The top 10 new Toronto condo developments of 2014
The Toronto condo boom might be showing signs of slowing, but 2014 still yielded a bumper crop of quality residences. From the architecturally stunning final phase of the River City project to the triangular Howard Park condos on Dundas St. W., many of the buildings we'll see rising out of the ground in the next few years will become welcome additions to the city's increasingly eclectic skyline.
Here are my picks for the top condo developments of 2014 in Toronto.
River City Phase 3
Nothing in Toronto will look quite like the completed third phase of the River City project. Part of the mass revitalization of the West Don Lands, the condo looks like an enormous uneven stack of boxes on one side and a conservative office tower on the other. Viewed in context with the wider development, River City Phase 3 will form part of a dramatic and imposing gateway to downtown.
A pleasant break from all the high-rise glass and steel developments in downtown Toronto, the Minto Westside, which tops out at a modest 20 storeys, looks set to be a heavily stylized, campus-like property. There will be an internal, one-acre courtyard and some of the properties on the lower level will open out onto the street.
Kingston & Co.
Kingston Rd. in the Upper Beaches is slowly attracting more attention from condo developers. Kingston & Co., a neat little mid-rise building planned for the north side of the street just east of Victoria Park, looks set to bring new life to the stretch of the historic arterial road still served by streetcars. Even though the building will top out at 10 storeys, south-facing units will have uninterrupted views to the lake, which is definitely a selling point.
Office buildings don't often get retrofitted for residential use, so 488 University promises to be something of a novelty when it's completed. The project will extensively alter the existing 18 storey building at the corner of Dundas and University and add a new tower to the top, bringing the total floor count to 55. Expect the 453 upscale residential units, a rarity on Toronto's grand downtown avenue, to be marketed to people with money.
The nearby Aura condominium might be bigger, but the neighbouring YC Condo planned for Yonge and College is (arguably) visually superior. The black and white tower, which looks like it is built out of individual blocks, is being designed and developed by the same companies as Aura. When it's finished in 2017 or 2018, it will rise 66 floors and contain about 600 units.
Residences at the Hunt Club
Another Kingston Rd. mid-rise, the Hunt Club building, like its neighbour to the west, promises lush lake views and decent, if not quite convenient, access to public transit (the Kingston Rd. and Queen streetcar termini are a 15-20 minute walk away.) The 8th floor penthouse units, which come with walk out rooftop patios, are priced at over a million dollars, so perhaps the lack of transportation links won't worry the future tenants of this neat, modern building.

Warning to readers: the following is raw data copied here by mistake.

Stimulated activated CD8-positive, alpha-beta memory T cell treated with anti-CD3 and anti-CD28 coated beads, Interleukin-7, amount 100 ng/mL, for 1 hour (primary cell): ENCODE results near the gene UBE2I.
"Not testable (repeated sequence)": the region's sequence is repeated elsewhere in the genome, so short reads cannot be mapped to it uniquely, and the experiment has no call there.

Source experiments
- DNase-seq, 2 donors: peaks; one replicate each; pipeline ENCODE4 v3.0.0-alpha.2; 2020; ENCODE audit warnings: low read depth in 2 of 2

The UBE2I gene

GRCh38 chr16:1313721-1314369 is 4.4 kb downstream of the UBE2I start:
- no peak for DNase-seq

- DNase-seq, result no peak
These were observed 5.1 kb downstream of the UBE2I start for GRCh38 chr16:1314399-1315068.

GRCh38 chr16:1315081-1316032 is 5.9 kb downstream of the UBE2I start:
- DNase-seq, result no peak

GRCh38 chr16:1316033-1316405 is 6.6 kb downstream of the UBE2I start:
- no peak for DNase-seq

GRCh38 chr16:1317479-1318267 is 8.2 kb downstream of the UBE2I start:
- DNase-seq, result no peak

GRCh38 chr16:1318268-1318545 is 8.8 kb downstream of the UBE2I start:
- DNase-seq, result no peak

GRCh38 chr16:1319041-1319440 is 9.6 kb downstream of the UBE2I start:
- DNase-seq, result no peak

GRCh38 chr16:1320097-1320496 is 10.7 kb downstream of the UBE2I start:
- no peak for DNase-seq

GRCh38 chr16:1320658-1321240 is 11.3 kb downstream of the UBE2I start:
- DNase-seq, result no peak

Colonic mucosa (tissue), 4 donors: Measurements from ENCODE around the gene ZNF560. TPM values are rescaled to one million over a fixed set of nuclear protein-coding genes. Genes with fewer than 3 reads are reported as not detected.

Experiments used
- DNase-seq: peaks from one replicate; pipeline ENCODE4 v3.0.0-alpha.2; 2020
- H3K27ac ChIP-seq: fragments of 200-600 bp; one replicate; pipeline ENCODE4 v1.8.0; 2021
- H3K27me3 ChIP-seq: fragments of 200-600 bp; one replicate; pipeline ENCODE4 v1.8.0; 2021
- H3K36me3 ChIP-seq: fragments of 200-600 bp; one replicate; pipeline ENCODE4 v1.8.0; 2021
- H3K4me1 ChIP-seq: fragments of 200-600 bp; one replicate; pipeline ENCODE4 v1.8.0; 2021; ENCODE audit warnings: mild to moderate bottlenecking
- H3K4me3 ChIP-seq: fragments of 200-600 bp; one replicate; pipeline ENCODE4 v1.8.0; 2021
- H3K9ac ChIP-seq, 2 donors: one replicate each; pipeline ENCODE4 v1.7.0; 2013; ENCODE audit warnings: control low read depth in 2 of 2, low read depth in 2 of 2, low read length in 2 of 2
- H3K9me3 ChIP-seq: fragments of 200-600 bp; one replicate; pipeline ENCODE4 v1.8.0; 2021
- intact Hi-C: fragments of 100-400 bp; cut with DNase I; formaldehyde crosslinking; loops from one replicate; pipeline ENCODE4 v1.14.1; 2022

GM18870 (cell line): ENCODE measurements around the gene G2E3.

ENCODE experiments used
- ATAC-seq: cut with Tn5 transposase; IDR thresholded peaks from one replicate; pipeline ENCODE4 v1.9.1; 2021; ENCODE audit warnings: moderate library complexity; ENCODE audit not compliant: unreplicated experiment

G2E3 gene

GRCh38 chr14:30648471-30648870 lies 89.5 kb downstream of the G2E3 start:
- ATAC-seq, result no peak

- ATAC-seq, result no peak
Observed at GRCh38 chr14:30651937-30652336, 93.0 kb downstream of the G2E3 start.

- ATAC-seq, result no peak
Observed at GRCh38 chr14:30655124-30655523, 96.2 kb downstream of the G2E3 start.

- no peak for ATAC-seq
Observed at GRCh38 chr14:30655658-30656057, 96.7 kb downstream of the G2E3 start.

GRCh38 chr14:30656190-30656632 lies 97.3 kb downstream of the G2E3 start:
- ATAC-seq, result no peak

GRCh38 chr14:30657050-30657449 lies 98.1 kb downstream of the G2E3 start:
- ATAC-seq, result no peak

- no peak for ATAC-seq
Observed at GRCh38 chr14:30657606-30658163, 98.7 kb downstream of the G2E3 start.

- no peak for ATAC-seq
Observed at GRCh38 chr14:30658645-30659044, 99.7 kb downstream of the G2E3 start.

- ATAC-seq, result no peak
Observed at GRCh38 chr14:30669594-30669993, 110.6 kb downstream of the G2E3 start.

Howard Park 2
Located where the Dundas and Carlton streetcars part ways, the wedge-shaped Howard Park condo development will replace a cluster of unsightly car dealerships and panel beaters. When it's finished, the eight-storey, 96-unit property promises to deliver new retail space at street level, vine-covered terraces, a green roof, and high-tech heating and cooling facilities. Most importantly, the design is distinctive without imposing on the surrounding neighbourhood.
You could hardly call the design of the Harlowe distinctive. The rectangular brick building, which will eventually appear at Richmond and Bathurst, features little in the way of architectural flourishes. Instead, the designers of the Brad Lamb project have opted for classic stylings: warm brick, polished concrete, and big windows. The overall aesthetic is a nod to it's neighbour to the west, a pre-1947, six-storey residential building.
The Kip District
Yes, the "Kip District" is a terrible name for a condo, but words aside this 28-storey development within walking distance of Kipling station sounds promising. Affordable units (starting in the low $200,000s) close to public transit should be in high demand as Toronto prices continue to climb. The catch: Dundas W. at Poplar is still some years away from being truly desirable for displaced downtowners.
Yorkville Plaza II
Any unit priced below $400,000 is considered affordable in glitzy, condo-heavy Yorkville, and so the second phase of the former Four Seasons hotel is hoping to tap into the group of condo buyers who can't quite afford to drop a few million bucks on a pied-Ă -terre. The architecture isn't anything to write home about, but this building is all about its Cumberland Ave. location, close to transit and every amenity under the sun.
Chris Bateman is a staff writer at blogTO. Follow him on Twitter at @chrisbateman.
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